I suppose this is what makes some people activists – coming back to the effort. Returning to the struggle. Refusing to let the opponents have ultimate victory. Continuing to speak, continuing to shout, continuing to march, continuing to call out the truth.

This is why I’m still here, I think. This is why I have not decided to just leave and try again in some other lifetime, if there is one. I can’t march very far or send a lot of money or purposely get put in jail. But I can write, and I can talk, and I can let people know there’s at least one short, dumpy, middle-aged Black woman that knows right from wrong, and she’s going to tell other people when there is stuff wrong. And if you know me, you know I ain’t gonna ever shut up.

I would love to be doing more, but I know my limits. I wish I was a superhero, with unlimited physical resources, but I’m a realist, so…. Regardless of all that, it’s my hope that i will live long enough to see a different world, to see this world we dreamed about, to live truly free. If it doesn’t go that way, though, I hope that something I do will help that long for the people who come after me. Like my mama would say, shaking her head disapprovingly, “Look at this. Just Look. At. This.”. So, I’m looking. And not taking my eye off the prize, holding on.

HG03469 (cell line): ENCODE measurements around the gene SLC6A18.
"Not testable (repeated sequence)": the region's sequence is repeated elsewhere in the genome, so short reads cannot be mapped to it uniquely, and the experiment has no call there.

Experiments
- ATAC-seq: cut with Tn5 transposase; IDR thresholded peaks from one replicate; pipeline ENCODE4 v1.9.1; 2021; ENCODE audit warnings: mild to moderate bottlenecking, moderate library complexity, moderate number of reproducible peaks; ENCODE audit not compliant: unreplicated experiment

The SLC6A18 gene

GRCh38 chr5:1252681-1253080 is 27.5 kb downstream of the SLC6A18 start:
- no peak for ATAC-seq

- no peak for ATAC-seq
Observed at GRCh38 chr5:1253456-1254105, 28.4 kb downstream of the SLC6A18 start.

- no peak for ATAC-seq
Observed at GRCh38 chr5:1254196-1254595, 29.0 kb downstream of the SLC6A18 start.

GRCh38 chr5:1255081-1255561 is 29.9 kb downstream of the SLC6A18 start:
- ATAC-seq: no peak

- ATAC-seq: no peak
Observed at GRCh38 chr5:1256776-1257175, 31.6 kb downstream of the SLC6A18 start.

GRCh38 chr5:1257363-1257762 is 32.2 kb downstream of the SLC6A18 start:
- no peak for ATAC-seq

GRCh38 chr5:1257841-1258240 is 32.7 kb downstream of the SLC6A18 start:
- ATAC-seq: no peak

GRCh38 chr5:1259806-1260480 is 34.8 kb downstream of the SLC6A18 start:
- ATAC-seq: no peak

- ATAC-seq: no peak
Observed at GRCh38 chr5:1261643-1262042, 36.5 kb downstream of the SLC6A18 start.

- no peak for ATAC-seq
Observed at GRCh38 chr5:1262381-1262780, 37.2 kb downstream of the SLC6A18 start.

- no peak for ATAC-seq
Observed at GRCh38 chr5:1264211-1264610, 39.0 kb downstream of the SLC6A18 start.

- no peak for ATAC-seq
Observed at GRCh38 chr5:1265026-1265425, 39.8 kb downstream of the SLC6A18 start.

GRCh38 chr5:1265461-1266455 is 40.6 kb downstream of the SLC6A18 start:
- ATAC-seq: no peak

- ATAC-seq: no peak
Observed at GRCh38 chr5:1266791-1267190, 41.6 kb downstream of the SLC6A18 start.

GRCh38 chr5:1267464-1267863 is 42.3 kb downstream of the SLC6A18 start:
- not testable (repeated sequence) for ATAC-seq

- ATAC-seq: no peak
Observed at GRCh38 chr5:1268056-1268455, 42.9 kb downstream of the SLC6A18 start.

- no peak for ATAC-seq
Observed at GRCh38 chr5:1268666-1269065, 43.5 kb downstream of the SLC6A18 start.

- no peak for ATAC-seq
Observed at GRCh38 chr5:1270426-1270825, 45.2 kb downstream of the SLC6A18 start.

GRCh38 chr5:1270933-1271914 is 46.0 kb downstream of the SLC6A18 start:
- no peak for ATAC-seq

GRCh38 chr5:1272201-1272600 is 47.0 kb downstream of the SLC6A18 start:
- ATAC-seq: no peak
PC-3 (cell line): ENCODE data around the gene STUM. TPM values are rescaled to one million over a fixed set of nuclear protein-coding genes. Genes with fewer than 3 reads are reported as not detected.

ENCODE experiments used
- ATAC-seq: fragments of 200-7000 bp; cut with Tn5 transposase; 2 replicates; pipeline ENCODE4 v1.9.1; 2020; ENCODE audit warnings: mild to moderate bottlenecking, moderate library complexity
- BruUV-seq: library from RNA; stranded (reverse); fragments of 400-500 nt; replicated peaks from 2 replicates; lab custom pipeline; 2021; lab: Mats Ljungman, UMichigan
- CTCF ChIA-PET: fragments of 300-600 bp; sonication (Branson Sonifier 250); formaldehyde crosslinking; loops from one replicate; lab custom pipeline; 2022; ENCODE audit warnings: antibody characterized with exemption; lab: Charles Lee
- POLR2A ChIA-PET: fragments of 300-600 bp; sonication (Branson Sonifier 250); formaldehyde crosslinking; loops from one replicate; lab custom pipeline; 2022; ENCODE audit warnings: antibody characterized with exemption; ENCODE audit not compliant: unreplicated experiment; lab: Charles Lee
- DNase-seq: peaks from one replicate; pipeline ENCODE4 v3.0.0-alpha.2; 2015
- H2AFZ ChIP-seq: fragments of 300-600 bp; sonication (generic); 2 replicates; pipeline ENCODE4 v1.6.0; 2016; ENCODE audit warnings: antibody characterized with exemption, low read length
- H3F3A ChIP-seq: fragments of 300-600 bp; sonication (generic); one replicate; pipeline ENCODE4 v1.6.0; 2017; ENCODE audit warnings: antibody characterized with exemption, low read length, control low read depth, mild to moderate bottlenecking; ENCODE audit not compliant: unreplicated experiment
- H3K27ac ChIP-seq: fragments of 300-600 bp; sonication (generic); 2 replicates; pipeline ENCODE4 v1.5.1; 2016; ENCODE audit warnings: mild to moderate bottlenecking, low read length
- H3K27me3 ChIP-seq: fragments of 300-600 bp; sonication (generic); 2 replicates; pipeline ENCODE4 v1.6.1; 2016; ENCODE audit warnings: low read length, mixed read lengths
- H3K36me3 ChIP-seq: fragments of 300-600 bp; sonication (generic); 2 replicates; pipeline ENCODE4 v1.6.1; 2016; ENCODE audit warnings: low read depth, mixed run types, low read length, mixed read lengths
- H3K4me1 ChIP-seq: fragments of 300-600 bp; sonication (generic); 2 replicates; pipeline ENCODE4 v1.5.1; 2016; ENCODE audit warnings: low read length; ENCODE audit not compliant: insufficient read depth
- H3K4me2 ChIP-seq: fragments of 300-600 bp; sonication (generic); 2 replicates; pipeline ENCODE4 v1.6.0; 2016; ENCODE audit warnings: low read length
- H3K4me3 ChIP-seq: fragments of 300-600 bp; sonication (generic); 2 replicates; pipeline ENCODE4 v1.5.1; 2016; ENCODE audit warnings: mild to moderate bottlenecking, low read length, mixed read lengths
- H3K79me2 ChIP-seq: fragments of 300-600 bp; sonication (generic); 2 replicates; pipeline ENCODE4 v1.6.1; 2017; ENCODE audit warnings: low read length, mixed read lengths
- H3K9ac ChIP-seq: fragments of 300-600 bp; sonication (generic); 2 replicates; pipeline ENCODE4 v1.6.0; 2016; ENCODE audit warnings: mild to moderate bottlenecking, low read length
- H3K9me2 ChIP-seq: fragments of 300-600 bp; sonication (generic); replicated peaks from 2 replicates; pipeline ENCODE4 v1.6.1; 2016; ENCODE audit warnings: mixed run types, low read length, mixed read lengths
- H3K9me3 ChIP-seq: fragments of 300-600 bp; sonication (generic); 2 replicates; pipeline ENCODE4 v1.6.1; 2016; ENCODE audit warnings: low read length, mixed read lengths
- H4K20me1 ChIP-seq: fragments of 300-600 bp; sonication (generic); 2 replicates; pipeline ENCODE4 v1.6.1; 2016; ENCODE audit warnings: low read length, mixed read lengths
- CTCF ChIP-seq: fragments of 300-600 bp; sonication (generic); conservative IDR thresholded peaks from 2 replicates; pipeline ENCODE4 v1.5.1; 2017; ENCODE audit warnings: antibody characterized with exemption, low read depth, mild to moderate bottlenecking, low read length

Sometimes, it just be like this. Don’t make no kind of sense.

Published by annzimmerman

I am Louisiana born and bred, now living in Winston Salem, North Carolina. Fortunately for me, I was already living in NC before Hurricane Katrina decimated my beloved New Orleans. An only child, I now feel that I have no personal history since the hurricane destroyed the relics and artifacts of my childhood. As I have always heard, c'est la vie. My Louisiana roots show in my love of good coffee, good food, and good music. My soggy native soil has also shown me that resilience is hard-wired in my consciousness; when the chips are down (or drowned)...bring it on.